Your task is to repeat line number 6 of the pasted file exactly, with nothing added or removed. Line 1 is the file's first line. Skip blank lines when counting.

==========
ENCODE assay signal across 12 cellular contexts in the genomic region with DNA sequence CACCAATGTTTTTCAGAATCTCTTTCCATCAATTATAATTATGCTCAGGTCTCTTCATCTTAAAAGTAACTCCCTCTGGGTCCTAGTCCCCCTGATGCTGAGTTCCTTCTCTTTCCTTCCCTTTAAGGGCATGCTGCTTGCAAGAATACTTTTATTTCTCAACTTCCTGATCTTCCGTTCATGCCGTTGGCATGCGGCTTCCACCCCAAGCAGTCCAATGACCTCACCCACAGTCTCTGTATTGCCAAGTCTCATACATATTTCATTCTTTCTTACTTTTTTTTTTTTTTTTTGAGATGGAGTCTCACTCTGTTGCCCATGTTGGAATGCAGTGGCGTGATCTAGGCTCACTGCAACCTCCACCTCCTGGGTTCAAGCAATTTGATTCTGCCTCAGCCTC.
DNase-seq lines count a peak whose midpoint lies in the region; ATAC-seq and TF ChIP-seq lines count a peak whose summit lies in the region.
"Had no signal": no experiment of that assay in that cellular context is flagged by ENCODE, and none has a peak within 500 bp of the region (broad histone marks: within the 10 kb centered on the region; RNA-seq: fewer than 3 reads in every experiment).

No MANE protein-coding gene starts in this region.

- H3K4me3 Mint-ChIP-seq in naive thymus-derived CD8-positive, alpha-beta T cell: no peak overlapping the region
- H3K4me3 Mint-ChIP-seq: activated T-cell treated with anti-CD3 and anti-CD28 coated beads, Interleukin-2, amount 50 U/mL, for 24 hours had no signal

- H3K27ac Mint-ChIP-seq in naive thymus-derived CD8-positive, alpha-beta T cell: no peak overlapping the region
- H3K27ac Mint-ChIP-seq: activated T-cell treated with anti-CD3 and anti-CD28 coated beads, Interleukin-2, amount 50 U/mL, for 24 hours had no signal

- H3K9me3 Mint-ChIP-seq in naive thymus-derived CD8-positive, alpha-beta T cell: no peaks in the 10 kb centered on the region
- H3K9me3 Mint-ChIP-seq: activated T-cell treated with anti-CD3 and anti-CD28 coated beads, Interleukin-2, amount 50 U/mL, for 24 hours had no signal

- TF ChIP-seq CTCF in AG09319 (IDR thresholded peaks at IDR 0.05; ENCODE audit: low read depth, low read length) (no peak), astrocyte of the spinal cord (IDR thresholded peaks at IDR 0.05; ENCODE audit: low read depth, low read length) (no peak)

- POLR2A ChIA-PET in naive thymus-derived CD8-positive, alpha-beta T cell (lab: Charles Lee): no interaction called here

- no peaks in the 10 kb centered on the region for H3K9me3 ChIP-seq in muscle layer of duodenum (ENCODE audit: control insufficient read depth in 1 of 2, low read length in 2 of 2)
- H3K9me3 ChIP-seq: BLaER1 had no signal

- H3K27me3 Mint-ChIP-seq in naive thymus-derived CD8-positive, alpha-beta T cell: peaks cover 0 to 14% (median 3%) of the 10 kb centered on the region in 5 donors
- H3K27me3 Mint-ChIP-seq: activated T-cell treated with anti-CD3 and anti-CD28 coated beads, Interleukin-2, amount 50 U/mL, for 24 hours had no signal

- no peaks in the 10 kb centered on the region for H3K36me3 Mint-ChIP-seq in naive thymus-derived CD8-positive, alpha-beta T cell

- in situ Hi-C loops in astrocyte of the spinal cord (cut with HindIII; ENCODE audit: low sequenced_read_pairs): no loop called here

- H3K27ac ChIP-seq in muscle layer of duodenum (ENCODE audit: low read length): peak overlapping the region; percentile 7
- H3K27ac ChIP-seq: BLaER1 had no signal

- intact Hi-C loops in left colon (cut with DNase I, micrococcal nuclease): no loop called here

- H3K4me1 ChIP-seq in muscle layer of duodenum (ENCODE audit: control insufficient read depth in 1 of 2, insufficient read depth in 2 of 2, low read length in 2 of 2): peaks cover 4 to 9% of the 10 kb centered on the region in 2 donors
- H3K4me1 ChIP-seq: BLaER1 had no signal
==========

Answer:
- H3K4me3 Mint-ChIP-seq: activated T-cell treated with anti-CD3 and anti-CD28 coated beads, Interleukin-2, amount 50 U/mL, for 24 hours had no signal